Detainee Update: The North Korean Message



As predicted, North Korea responded vigorously to recent human rights sanctions, including with a “message” sent to the US on July 10. The message had two practical implications. First, it “totally cut off” the New York channel, a surprisingly dense network of official and unofficial contacts through the DPRK’s permanent mission at the UN. Second, the KCNA’s description of the diplomatic note contained the following cryptic effort to exercise leverage:

“The DPRK government informed the U.S. government of its principled stand that from now on it would deal with all the issues arising in the DPRK-U.S. relations under wartime law of the DPRK and the issue of detained Americans is no exception…”

The cases in question are two: Otto Warmbier, a University of Virginia student currently serving a surprisingly-stiff 15-year sentence for trying to steal a propaganda banner; and Korean-American Kim Dong Chul, serving a 10-year sentence for espionage; links to our posts on these and other detainees are provided below.

Given that the North Korean regime is permanently—or more accurately recurrently—on a “wartime” footing it is hard to know what the message means other than the fact that the bribe price for releasing Warmbier and Kim has just risen. We just noticed that these cases appear to have motivated yet a further revision of the State Department's North Korea travel advisory, which now warns of “serious risk of arrest and long-term detention under North Korea’s system of law enforcement, which imposes unduly harsh sentences, including for actions that in the United States would not be considered crimes.”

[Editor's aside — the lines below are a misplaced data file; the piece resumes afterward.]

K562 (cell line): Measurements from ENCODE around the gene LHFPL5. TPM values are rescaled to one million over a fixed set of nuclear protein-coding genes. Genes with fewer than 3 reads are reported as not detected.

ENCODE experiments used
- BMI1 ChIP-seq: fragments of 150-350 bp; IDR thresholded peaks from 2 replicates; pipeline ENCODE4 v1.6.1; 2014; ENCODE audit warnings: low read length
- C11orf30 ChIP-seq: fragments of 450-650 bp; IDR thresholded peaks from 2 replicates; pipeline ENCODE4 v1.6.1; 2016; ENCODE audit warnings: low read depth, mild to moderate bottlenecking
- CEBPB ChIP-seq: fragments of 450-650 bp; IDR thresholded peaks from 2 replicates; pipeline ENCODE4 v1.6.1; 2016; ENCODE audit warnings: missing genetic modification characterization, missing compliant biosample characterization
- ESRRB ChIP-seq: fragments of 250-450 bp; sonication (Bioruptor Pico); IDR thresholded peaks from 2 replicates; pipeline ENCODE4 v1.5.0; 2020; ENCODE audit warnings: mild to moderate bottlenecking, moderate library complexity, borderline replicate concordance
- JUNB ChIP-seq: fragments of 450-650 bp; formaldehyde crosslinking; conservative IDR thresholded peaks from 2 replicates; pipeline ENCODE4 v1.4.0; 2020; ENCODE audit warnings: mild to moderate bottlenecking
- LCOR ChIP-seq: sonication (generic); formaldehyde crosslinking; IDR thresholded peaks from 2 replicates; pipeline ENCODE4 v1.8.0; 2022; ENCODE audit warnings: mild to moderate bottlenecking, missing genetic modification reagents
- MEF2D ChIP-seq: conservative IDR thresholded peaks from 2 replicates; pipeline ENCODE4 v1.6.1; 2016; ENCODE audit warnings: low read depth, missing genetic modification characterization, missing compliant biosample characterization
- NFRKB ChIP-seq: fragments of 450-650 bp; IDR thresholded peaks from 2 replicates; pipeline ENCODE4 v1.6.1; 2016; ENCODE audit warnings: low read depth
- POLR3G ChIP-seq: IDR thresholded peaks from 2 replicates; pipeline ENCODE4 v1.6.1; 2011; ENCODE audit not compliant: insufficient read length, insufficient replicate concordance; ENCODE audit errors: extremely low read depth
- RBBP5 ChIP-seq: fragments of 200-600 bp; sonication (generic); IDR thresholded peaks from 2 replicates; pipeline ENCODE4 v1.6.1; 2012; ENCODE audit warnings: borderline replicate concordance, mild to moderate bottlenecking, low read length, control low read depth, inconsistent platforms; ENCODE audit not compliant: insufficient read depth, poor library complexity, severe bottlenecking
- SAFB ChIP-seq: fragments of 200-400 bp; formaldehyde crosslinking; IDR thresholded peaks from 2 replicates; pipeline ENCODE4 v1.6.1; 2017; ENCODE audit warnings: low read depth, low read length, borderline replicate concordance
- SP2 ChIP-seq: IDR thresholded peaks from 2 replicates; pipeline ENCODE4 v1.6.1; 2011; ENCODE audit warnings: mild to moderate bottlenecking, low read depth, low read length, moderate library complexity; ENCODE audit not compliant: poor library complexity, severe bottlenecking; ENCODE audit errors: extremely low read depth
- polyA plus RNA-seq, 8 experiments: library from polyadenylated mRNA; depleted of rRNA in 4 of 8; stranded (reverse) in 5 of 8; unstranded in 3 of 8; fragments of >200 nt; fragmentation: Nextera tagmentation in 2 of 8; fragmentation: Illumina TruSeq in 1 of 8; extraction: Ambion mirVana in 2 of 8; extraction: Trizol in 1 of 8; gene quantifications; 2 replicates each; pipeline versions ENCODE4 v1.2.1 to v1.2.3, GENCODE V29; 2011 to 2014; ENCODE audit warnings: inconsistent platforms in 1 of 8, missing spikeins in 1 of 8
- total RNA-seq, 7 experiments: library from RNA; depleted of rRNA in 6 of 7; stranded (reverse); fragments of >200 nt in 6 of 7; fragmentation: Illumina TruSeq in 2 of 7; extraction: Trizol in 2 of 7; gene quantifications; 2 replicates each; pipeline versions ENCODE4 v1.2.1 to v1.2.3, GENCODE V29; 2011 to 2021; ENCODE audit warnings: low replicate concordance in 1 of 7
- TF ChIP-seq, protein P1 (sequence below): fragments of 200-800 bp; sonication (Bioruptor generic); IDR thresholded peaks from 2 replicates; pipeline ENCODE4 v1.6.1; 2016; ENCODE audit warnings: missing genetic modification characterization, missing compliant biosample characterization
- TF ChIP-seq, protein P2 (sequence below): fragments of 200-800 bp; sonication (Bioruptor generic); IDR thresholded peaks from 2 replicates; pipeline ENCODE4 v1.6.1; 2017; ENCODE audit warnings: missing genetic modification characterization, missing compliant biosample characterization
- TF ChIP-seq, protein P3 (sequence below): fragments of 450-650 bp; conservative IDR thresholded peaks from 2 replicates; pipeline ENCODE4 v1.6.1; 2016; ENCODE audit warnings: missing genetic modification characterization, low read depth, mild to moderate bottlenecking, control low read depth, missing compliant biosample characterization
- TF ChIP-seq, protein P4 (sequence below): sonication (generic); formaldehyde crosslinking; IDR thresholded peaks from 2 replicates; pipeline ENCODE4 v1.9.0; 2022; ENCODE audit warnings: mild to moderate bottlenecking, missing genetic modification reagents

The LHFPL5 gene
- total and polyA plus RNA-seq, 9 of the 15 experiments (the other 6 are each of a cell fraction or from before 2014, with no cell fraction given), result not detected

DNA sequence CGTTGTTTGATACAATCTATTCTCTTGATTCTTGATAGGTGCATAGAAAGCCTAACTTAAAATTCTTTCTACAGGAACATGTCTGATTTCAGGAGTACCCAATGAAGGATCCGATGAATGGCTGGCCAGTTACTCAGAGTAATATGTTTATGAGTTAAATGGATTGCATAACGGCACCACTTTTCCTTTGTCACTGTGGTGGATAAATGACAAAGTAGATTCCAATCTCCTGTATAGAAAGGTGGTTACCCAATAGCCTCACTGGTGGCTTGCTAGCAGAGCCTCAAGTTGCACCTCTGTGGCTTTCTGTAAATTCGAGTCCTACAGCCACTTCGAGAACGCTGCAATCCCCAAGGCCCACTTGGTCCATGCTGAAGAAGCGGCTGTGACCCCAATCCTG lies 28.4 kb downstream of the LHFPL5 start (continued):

In the past, “humanitarian” concerns—in effect, the leader’s magnanimity—served as the excuse for letting Americans with little diplomatic value exit the country; sometimes this occurred in the context of envoys, sometimes they were simply kicked out. But the timing of Warmbier’s and Kim’s incarceration—overlapping with the fourth nuclear test, tightening sanctions and THAAD deployment—means these two hapless individuals are likely to be victims of geopolitics for longer than anticipated.

Previous Posts on the Detainees

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